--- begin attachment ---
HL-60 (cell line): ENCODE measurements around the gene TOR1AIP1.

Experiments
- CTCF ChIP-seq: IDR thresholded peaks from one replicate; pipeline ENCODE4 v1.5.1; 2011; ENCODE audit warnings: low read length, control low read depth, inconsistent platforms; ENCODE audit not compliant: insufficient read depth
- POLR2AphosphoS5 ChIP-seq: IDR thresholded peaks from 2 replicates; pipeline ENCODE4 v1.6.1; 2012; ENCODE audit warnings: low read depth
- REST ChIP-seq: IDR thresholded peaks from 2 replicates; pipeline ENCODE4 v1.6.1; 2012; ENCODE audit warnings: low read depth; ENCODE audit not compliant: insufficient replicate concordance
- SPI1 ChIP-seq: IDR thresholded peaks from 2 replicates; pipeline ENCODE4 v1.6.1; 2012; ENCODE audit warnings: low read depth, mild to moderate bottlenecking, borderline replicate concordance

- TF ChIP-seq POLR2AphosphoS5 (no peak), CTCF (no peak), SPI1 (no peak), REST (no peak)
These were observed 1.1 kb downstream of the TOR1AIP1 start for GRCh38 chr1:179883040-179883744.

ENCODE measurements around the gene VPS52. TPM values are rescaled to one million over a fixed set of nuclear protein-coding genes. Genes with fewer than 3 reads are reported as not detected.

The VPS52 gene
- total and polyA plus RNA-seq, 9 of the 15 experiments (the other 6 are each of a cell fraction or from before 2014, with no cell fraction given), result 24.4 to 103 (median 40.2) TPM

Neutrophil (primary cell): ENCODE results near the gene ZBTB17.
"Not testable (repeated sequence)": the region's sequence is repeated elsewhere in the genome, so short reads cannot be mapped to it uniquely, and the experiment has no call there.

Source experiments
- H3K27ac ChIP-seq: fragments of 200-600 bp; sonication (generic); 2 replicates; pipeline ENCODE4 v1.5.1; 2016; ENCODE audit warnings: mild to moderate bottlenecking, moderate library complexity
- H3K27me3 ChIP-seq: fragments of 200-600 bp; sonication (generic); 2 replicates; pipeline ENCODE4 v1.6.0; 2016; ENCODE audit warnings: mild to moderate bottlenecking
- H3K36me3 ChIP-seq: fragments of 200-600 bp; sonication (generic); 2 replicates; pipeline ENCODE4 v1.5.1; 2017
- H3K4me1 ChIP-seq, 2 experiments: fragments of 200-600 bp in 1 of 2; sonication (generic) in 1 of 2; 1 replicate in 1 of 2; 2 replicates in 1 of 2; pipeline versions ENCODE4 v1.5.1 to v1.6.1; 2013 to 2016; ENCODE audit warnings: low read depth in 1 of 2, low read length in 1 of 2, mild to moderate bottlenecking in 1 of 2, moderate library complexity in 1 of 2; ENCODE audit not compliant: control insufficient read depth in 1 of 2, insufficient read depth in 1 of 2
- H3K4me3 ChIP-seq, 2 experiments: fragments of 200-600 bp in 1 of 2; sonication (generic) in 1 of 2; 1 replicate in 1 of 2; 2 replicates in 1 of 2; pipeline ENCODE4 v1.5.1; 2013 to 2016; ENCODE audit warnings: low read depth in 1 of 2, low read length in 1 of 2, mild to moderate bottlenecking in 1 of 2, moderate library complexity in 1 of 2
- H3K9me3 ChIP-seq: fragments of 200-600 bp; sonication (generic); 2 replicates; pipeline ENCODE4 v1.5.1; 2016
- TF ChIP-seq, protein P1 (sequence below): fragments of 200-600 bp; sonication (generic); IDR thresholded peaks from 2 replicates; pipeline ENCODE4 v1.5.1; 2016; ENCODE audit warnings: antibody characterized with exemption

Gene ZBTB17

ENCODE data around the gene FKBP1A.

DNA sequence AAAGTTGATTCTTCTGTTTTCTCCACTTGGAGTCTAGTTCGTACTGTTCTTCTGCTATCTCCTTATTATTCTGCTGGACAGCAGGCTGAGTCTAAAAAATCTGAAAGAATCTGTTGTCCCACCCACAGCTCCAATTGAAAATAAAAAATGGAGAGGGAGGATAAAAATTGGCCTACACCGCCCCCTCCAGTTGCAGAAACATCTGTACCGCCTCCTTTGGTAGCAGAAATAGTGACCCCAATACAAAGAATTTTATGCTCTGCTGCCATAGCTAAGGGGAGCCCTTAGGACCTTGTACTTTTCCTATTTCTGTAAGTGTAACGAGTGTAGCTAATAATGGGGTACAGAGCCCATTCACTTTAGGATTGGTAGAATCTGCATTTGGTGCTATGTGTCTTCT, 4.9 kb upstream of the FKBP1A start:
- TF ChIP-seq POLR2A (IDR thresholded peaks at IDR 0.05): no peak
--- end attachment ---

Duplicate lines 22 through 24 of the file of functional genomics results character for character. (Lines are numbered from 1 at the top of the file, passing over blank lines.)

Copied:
Gene ZBTB17

ENCODE data around the gene FKBP1A.

DNA sequence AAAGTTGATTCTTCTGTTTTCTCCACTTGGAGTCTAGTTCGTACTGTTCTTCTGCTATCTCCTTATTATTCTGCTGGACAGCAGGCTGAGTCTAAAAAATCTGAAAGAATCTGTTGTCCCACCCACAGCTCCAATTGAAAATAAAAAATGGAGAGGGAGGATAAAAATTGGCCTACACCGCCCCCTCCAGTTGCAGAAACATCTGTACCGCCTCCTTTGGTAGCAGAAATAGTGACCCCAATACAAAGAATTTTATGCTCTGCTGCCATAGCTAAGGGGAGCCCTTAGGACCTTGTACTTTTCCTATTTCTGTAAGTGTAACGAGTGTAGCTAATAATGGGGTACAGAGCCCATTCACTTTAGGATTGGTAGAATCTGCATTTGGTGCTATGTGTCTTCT, 4.9 kb upstream of the FKBP1A start: